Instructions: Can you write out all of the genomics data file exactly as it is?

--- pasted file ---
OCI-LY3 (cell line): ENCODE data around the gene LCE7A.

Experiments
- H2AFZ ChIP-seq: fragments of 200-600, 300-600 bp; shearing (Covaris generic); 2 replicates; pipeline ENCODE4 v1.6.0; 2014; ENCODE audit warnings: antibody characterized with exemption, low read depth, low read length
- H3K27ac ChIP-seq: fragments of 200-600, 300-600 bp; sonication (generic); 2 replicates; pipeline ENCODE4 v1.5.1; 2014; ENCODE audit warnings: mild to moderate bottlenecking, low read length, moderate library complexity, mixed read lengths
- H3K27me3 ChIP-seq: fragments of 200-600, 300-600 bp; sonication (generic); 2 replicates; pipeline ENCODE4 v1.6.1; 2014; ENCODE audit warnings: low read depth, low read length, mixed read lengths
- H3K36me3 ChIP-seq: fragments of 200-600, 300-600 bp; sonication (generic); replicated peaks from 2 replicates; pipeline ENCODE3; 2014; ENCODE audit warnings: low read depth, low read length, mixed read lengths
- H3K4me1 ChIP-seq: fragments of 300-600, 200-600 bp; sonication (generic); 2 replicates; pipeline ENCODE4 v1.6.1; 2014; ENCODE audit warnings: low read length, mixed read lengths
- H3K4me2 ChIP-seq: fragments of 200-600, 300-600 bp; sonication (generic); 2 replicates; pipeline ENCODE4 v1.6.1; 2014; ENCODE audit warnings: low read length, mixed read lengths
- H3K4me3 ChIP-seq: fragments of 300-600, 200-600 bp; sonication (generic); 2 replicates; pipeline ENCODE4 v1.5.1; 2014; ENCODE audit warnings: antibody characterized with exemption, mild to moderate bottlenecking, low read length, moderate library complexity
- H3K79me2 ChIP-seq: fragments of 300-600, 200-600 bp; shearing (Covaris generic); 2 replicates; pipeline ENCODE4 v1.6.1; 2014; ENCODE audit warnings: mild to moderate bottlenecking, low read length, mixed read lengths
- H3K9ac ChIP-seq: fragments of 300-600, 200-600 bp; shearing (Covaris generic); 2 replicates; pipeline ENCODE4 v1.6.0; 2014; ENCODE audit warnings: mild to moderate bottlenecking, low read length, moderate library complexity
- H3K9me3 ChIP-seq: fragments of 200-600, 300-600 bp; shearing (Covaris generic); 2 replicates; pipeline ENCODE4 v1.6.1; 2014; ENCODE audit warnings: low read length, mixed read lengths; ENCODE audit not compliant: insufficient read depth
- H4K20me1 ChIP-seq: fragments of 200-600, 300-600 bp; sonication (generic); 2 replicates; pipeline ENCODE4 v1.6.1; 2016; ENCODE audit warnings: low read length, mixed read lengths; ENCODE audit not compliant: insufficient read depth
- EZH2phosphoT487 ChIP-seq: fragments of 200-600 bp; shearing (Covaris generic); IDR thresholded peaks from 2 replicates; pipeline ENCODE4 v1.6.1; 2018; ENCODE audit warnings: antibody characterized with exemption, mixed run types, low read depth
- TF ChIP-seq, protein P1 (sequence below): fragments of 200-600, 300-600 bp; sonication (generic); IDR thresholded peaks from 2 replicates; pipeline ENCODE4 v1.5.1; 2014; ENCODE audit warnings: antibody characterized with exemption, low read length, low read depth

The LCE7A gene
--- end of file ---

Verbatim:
OCI-LY3 (cell line): ENCODE data around the gene LCE7A.

Experiments
- H2AFZ ChIP-seq: fragments of 200-600, 300-600 bp; shearing (Covaris generic); 2 replicates; pipeline ENCODE4 v1.6.0; 2014; ENCODE audit warnings: antibody characterized with exemption, low read depth, low read length
- H3K27ac ChIP-seq: fragments of 200-600, 300-600 bp; sonication (generic); 2 replicates; pipeline ENCODE4 v1.5.1; 2014; ENCODE audit warnings: mild to moderate bottlenecking, low read length, moderate library complexity, mixed read lengths
- H3K27me3 ChIP-seq: fragments of 200-600, 300-600 bp; sonication (generic); 2 replicates; pipeline ENCODE4 v1.6.1; 2014; ENCODE audit warnings: low read depth, low read length, mixed read lengths
- H3K36me3 ChIP-seq: fragments of 200-600, 300-600 bp; sonication (generic); replicated peaks from 2 replicates; pipeline ENCODE3; 2014; ENCODE audit warnings: low read depth, low read length, mixed read lengths
- H3K4me1 ChIP-seq: fragments of 300-600, 200-600 bp; sonication (generic); 2 replicates; pipeline ENCODE4 v1.6.1; 2014; ENCODE audit warnings: low read length, mixed read lengths
- H3K4me2 ChIP-seq: fragments of 200-600, 300-600 bp; sonication (generic); 2 replicates; pipeline ENCODE4 v1.6.1; 2014; ENCODE audit warnings: low read length, mixed read lengths
- H3K4me3 ChIP-seq: fragments of 300-600, 200-600 bp; sonication (generic); 2 replicates; pipeline ENCODE4 v1.5.1; 2014; ENCODE audit warnings: antibody characterized with exemption, mild to moderate bottlenecking, low read length, moderate library complexity
- H3K79me2 ChIP-seq: fragments of 300-600, 200-600 bp; shearing (Covaris generic); 2 replicates; pipeline ENCODE4 v1.6.1; 2014; ENCODE audit warnings: mild to moderate bottlenecking, low read length, mixed read lengths
- H3K9ac ChIP-seq: fragments of 300-600, 200-600 bp; shearing (Covaris generic); 2 replicates; pipeline ENCODE4 v1.6.0; 2014; ENCODE audit warnings: mild to moderate bottlenecking, low read length, moderate library complexity
- H3K9me3 ChIP-seq: fragments of 200-600, 300-600 bp; shearing (Covaris generic); 2 replicates; pipeline ENCODE4 v1.6.1; 2014; ENCODE audit warnings: low read length, mixed read lengths; ENCODE audit not compliant: insufficient read depth
- H4K20me1 ChIP-seq: fragments of 200-600, 300-600 bp; sonication (generic); 2 replicates; pipeline ENCODE4 v1.6.1; 2016; ENCODE audit warnings: low read length, mixed read lengths; ENCODE audit not compliant: insufficient read depth
- EZH2phosphoT487 ChIP-seq: fragments of 200-600 bp; shearing (Covaris generic); IDR thresholded peaks from 2 replicates; pipeline ENCODE4 v1.6.1; 2018; ENCODE audit warnings: antibody characterized with exemption, mixed run types, low read depth
- TF ChIP-seq, protein P1 (sequence below): fragments of 200-600, 300-600 bp; sonication (generic); IDR thresholded peaks from 2 replicates; pipeline ENCODE4 v1.5.1; 2014; ENCODE audit warnings: antibody characterized with exemption, low read length, low read depth

The LCE7A gene